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How adolescents' identities and achievements are gendered above and beyond their sex

Ellen Huyge (UGent) and Mieke Van Houtte (UGent)
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Abstract
Qualitative sociological research on student femininities and masculinities, depict a colourful image of student profiles among adolescents. Nevertheless, the tradition presupposes that ‘girls’ enact multiple femininities and ‘boys’ perform masculinities, whilst reality aligns with ‘bodies’ enmeshing feminine and masculine practices. Moreover, the tradition lacks large-scale evidence. Using quantitative methodological techniques, this study attempts to meet both gaps. Cluster analysis identified four gender identity profiles among 5.635 13-year-olds in Flanders, Belgium. A first cluster included adolescents who reported gender stereotypical ideas and behaviour and good integration among peers at school. Crosstabs showed that eight in 10 of them were ’boys’. Another cluster embraced adolescents who reported similar stereotypical - but less extreme - ideas and behaviour, but poor integration among peers. Six in 10 of them were ’boys’. Another cluster included moderate-integrated adolescents that reported gender egalitarian ideas and gender transgressive behaviour. Seven in 10 of them were ’girls’. A last cluster embraced well-integrated adolescents who reported gender egalitarian ideas but gender typical behaviour. Six in 10 of them were ’girls’. Multilevel analyses indicated that both aspects of gender, ’presupposed sex’ and gender identity, equally contribute to differences in language achievement. Moreover, the traditional gender gap in education (i.e. gap between ’girls’ and ’boys’), becomes a little less important when one accounts for gender identity. This result suggests we cannot understand the effect of ’sex’ on achievement without considering the effect of gender identity and vice versa. It argues the need to broaden the conventional gender-dichotomy in quantitative gender gap research.
Keywords
cluster analysis, academic achievement, sex and gender gap, gender(ed) identities, secondary education

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Chicago
Huyge, Ellen, and Mieke Van Houtte. 2016. “How Adolescents’ Identities and Achievements Are Gendered Above and Beyond Their Sex.” In Conference of the Gender and Education Association, Abstracts.
APA
Huyge, E., & Van Houtte, M. (2016). How adolescents’ identities and achievements are gendered above and beyond their sex. Conference of the Gender and Education Association, Abstracts. Presented at the Conference of the Gender and Education Association.
Vancouver
1.
Huyge E, Van Houtte M. How adolescents’ identities and achievements are gendered above and beyond their sex. Conference of the Gender and Education Association, Abstracts. 2016.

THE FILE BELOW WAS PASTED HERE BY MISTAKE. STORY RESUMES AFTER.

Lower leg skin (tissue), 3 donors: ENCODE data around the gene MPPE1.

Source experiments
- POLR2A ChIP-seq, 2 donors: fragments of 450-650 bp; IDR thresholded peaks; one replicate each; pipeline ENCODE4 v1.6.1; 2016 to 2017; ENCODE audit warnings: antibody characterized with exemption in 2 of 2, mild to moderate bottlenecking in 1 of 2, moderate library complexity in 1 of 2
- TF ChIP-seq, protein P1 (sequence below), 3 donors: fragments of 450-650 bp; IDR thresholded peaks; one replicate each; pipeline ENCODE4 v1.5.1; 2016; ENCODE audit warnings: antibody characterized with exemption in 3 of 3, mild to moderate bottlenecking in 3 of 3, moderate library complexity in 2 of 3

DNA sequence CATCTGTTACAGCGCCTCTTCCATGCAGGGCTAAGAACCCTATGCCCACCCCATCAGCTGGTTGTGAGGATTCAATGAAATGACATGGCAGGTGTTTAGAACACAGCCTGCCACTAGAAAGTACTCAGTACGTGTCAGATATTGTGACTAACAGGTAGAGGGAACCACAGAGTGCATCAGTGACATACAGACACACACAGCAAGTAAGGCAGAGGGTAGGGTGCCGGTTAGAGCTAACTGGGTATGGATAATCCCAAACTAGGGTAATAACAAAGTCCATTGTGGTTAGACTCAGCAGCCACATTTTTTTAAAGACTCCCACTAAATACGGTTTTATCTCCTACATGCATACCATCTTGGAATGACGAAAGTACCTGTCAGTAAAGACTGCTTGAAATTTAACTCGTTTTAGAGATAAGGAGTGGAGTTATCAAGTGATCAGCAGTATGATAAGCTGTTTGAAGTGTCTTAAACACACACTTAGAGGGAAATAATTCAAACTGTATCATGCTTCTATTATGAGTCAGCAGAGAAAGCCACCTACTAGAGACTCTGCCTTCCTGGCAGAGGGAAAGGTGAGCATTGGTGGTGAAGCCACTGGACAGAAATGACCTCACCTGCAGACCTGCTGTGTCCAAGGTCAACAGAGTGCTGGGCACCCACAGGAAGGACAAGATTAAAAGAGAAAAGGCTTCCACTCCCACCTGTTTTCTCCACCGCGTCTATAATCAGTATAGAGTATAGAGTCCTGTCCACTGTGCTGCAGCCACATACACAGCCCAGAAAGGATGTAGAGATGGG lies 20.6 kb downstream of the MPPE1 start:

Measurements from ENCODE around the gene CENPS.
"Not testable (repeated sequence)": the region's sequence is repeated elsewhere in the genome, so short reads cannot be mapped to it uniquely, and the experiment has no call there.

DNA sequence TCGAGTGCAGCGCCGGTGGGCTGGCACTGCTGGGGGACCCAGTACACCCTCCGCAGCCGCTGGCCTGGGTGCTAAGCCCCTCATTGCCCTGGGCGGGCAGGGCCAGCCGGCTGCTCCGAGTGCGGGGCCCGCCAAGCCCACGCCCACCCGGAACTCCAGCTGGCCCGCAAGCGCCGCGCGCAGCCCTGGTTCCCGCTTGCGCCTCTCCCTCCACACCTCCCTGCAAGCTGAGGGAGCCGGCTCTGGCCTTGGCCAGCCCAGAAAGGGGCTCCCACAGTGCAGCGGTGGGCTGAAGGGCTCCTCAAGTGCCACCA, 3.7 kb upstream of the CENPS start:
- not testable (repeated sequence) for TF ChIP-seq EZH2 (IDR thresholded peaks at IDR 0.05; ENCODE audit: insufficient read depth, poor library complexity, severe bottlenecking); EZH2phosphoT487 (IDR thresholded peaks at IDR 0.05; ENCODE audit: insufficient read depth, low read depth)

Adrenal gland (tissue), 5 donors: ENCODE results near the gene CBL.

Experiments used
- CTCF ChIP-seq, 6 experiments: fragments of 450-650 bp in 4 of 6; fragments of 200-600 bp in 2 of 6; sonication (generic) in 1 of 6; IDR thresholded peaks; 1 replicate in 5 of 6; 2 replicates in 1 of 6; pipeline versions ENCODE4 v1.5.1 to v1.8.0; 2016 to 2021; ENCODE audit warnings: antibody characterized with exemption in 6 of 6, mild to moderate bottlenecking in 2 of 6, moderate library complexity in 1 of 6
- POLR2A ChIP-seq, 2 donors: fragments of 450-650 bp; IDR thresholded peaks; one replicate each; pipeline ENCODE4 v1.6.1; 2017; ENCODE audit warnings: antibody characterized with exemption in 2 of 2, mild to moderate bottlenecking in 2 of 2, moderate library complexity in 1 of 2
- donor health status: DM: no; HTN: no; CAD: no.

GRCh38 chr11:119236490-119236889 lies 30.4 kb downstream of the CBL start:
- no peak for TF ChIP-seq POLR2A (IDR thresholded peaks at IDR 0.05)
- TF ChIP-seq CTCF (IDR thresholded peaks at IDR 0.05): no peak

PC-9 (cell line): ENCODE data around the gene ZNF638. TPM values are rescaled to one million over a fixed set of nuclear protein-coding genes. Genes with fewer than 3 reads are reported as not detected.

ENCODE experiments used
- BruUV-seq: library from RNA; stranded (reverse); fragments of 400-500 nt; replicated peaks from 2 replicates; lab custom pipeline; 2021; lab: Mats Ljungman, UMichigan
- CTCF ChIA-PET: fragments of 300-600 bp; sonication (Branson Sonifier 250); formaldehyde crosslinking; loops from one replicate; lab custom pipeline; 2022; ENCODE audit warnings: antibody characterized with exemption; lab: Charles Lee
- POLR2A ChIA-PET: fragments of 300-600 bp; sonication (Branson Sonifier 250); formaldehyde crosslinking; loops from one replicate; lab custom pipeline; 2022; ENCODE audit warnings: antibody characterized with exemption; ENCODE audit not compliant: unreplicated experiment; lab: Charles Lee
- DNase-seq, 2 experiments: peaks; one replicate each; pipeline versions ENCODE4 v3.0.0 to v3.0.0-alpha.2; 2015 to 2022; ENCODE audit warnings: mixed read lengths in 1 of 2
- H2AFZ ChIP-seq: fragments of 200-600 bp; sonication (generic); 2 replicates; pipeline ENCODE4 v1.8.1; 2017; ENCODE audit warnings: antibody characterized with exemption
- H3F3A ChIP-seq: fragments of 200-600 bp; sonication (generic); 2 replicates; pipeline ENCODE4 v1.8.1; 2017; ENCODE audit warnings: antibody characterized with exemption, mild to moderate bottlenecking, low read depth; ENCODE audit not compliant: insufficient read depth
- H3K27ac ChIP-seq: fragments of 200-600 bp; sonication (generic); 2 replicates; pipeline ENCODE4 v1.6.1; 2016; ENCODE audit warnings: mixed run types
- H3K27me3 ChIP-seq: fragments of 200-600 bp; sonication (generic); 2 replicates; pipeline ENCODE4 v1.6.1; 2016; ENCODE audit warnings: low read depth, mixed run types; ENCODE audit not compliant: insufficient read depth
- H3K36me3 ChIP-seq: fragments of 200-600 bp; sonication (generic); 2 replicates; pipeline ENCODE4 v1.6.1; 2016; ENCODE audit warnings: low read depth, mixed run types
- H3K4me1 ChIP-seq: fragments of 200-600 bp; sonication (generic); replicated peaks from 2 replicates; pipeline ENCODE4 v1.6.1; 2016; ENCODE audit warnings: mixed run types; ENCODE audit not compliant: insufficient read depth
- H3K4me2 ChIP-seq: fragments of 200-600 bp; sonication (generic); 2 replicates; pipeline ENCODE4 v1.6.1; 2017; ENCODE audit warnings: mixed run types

MLA
Huyge, Ellen, and Mieke Van Houtte. “How Adolescents’ Identities and Achievements Are Gendered Above and Beyond Their Sex.” Conference of the Gender and Education Association, Abstracts. 2016. Print.
@inproceedings{7250693,
  abstract     = {Qualitative sociological research on student femininities and masculinities, depict a colourful image of student profiles among adolescents. Nevertheless, the tradition presupposes that {\textquoteleft}girls{\textquoteright} enact multiple femininities and {\textquoteleft}boys{\textquoteright} perform masculinities, whilst reality aligns with {\textquoteleft}bodies{\textquoteright} enmeshing feminine and masculine practices. Moreover, the tradition lacks large-scale evidence. Using quantitative methodological techniques, this study attempts to meet both gaps. 

Cluster analysis identified four gender identity profiles among 5.635 13-year-olds in Flanders, Belgium. A first cluster included adolescents who reported gender stereotypical ideas and behaviour and good integration among peers at school. Crosstabs showed that eight in 10 of them were {\textquoteright}boys{\textquoteright}. Another cluster embraced adolescents who reported similar stereotypical - but less extreme - ideas and behaviour, but poor integration among peers. Six in 10 of them were {\textquoteright}boys{\textquoteright}. Another cluster included moderate-integrated adolescents that reported gender egalitarian ideas and gender transgressive behaviour. Seven in 10 of them were {\textquoteright}girls{\textquoteright}. A last cluster embraced well-integrated adolescents who reported gender egalitarian ideas but gender typical behaviour. Six in 10 of them were {\textquoteright}girls{\textquoteright}.

Multilevel analyses indicated that both aspects of gender, {\textquoteright}presupposed sex{\textquoteright} and gender identity, equally contribute to differences in language achievement. Moreover, the traditional gender gap in education (i.e. gap between {\textquoteright}girls{\textquoteright} and {\textquoteright}boys{\textquoteright}), becomes a little less important when one accounts for gender identity. This result suggests we cannot understand the effect of {\textquoteright}sex{\textquoteright} on achievement without considering the effect of gender identity and vice versa. It argues the need to broaden the conventional gender-dichotomy in quantitative gender gap research.},
  author       = {Huyge, Ellen and Van Houtte, Mieke},
  booktitle    = {Conference of the Gender and Education Association, Abstracts},
  language     = {eng},
  location     = {Link{\"o}ping, Sweden},
  title        = {How adolescents' identities and achievements are gendered above and beyond their sex},
  year         = {2016},
}